The story, screenplay and dialogues of the movie have been penned down by Rajat Arora. Rajat has mostly concentrated on sketching out the personal details of the film's protagonist and not focused much on the controversies. When the film opens up with Manoj Prabhakar doing a sting operation on the cricketers, you get a feel that something exciting is going to follow and skeletons will start tumbling out of the closet but alias! it never happens. He has painted the protagonist of the movie as pristine as white.  In a cricket movie, you have a urge to see what all goes inside the players room and what other fellow players of Azhar were like but they are merely reduced as sidekicks. The film in a way justifies whatever Azhar does and portrays him as so righteous that he could never be involved in match fixing. In the process, film fails to etch out the characters of others around him. On top of it, the film follows a non linear pattern of storytelling which keeps shifting from 1980s to early 2000s which leaves you a tad confused at times.  The film begins with Azhar (Emraan Hashmi) completing his 99th Test match. Meanwhile, a jealous fellow cricketer Manoj carries out a sting operation involving Azhar in a match fixing scandal. We start hearing names like Hansie Cronje, M K Sharma (Rajesh Sharma) and others who are involved in the scandal. Azhar's life is tormented as overnight he is branded as a traitor instead of Hero. B.C.C.I. imposes a ban on him from playing cricket. He decides to fight his case in court and hires his childhood friend, Reddy (Kunaal Roy Kapur) as his lawyer. He starts narrating his life's journey to Reddy and a flashback ensues. Right from his childhood, Azhar was a introvert and his maternal grandfather (Kulbhushan Kharbanda) instills confidence in him to play cricket and nurtures a dream to see Azhar play 100 test matches for India. Azhar gets selected in Indian cricket team and scores three successive centuries on his debut in International cricket. He goes for an arranged marriage with Naureen (Prachi Desai). He is appointed captain of cricket team much to dislike of some senior players. His paths cross with gorgeous actress Sangeeta (Nargis Fakhri) and they fall in love. The introvert Azhar undergoes a transformation and becomes more suave wearing expensive watches. Azhar even dedicates one of his awards to Sangeeta making his love for her come out in open domain. The court case begins where the prosecution lawyer is Meera (Lara Dutta) who was once an ardent Azhar fan.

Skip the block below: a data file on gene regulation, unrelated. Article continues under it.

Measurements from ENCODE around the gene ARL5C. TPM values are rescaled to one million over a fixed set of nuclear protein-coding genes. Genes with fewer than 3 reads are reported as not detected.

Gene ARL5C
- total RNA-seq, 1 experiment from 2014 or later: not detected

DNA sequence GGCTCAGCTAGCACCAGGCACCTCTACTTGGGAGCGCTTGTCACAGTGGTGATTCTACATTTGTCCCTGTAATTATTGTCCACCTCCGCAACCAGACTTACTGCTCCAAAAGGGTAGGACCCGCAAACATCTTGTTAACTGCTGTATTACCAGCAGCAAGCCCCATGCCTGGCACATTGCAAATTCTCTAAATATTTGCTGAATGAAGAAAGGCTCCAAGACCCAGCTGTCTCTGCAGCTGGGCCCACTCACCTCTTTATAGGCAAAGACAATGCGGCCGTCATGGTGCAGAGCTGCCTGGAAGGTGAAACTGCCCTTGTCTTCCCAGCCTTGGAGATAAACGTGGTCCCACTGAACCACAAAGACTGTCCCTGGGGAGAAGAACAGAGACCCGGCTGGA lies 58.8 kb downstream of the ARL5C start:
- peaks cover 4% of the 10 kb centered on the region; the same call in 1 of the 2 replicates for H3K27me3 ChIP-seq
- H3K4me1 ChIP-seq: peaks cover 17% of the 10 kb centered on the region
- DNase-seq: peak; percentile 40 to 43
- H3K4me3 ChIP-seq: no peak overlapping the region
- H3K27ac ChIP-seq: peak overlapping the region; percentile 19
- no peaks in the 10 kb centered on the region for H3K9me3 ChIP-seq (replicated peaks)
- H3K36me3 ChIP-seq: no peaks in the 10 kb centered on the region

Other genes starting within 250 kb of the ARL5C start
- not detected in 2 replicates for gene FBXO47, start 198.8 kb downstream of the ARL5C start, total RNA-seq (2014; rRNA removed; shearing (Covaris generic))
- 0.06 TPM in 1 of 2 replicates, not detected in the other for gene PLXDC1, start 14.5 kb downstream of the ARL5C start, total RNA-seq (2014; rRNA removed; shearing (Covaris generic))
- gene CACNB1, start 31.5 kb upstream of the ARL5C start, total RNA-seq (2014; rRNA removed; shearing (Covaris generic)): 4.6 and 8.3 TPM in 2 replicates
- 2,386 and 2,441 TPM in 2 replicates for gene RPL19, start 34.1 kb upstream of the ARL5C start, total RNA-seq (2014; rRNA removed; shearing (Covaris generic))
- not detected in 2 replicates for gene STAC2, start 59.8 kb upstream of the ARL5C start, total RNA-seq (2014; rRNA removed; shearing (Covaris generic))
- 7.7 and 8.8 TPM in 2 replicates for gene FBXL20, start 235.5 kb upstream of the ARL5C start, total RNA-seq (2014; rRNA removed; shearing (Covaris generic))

Emraan Hashmi has delivered an earnest performance as Mohammad Azharuddin in the movie. Though, his looks are not that familiar to that of Azhar but he has certainly caught up with some of his mannerisms. His body language, walking style are reminiscent to that of Azhar. It is definitely quite different from what we have seen of Emraan Hashmi, lately. He is at his usual best while romancing both Prachi as well as Nargis including his famous trademark lip-lock scenes.